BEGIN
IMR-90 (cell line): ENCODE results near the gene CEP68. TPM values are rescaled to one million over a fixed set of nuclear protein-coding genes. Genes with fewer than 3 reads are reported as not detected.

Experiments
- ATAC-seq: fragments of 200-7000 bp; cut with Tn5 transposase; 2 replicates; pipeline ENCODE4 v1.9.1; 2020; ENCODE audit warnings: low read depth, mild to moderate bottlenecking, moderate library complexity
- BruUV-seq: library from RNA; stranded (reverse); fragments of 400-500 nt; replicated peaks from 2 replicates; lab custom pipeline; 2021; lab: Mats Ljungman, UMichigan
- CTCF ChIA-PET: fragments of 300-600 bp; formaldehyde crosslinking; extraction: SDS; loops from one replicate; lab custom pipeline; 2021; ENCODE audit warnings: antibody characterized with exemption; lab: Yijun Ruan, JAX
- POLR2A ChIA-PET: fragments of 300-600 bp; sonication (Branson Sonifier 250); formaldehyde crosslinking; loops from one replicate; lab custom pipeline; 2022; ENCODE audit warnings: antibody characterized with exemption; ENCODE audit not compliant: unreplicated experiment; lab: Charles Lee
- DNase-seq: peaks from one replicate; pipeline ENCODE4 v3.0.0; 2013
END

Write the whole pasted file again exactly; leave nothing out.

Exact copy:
IMR-90 (cell line): ENCODE results near the gene CEP68. TPM values are rescaled to one million over a fixed set of nuclear protein-coding genes. Genes with fewer than 3 reads are reported as not detected.

Experiments
- ATAC-seq: fragments of 200-7000 bp; cut with Tn5 transposase; 2 replicates; pipeline ENCODE4 v1.9.1; 2020; ENCODE audit warnings: low read depth, mild to moderate bottlenecking, moderate library complexity
- BruUV-seq: library from RNA; stranded (reverse); fragments of 400-500 nt; replicated peaks from 2 replicates; lab custom pipeline; 2021; lab: Mats Ljungman, UMichigan
- CTCF ChIA-PET: fragments of 300-600 bp; formaldehyde crosslinking; extraction: SDS; loops from one replicate; lab custom pipeline; 2021; ENCODE audit warnings: antibody characterized with exemption; lab: Yijun Ruan, JAX
- POLR2A ChIA-PET: fragments of 300-600 bp; sonication (Branson Sonifier 250); formaldehyde crosslinking; loops from one replicate; lab custom pipeline; 2022; ENCODE audit warnings: antibody characterized with exemption; ENCODE audit not compliant: unreplicated experiment; lab: Charles Lee
- DNase-seq: peaks from one replicate; pipeline ENCODE4 v3.0.0; 2013